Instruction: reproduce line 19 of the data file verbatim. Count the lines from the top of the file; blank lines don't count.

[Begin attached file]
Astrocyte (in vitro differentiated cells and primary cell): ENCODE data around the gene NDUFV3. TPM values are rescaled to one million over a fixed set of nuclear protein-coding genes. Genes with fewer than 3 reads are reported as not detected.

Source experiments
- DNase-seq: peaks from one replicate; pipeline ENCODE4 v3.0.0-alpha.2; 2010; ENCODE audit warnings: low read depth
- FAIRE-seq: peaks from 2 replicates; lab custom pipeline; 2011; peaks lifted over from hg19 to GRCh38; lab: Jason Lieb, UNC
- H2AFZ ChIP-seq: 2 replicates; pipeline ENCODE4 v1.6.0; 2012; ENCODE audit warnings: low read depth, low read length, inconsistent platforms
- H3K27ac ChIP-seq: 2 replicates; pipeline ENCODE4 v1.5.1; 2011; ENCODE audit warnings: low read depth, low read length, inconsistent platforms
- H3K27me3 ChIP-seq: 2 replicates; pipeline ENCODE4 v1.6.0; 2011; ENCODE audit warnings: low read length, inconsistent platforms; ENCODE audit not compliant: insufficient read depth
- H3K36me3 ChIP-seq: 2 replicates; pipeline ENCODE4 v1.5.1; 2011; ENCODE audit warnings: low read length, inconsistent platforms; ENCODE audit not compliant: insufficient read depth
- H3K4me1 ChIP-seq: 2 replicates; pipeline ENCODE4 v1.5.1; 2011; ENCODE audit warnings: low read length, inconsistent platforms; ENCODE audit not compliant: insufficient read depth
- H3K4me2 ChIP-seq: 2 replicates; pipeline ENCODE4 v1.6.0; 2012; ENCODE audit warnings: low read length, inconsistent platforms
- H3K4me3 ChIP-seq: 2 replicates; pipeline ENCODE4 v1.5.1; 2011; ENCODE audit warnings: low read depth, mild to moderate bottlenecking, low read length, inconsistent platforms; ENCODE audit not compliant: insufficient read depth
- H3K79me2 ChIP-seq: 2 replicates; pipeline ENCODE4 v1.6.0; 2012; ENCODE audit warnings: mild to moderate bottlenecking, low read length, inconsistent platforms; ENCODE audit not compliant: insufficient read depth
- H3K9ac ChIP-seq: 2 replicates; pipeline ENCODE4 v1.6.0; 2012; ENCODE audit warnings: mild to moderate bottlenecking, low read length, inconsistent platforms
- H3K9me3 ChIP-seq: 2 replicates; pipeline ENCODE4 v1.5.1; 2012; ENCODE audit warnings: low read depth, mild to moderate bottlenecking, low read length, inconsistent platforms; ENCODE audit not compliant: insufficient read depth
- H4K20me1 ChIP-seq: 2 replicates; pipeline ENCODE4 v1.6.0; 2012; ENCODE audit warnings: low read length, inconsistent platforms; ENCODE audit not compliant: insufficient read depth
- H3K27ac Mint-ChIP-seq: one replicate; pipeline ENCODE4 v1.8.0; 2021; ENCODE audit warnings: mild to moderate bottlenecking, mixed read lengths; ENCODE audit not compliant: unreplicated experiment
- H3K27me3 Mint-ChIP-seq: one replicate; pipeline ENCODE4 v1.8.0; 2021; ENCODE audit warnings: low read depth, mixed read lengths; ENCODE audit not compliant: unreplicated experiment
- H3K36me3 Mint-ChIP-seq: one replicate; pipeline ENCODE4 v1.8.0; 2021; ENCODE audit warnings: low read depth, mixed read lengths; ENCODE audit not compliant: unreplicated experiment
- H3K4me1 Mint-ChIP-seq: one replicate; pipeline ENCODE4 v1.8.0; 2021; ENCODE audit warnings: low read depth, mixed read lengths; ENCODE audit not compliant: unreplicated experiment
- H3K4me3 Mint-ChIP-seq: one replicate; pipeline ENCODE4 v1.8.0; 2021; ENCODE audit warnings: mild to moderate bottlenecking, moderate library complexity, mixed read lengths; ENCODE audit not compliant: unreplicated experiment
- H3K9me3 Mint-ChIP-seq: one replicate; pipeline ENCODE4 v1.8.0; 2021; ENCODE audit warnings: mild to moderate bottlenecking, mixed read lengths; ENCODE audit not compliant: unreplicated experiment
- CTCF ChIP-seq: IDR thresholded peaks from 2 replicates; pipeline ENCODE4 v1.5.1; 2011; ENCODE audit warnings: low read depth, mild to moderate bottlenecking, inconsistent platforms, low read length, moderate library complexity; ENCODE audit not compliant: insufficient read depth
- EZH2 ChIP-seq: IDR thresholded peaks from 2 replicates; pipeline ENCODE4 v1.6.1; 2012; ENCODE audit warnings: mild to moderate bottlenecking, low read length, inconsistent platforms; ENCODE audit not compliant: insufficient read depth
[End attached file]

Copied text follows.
- H3K4me1 Mint-ChIP-seq: one replicate; pipeline ENCODE4 v1.8.0; 2021; ENCODE audit warnings: low read depth, mixed read lengths; ENCODE audit not compliant: unreplicated experiment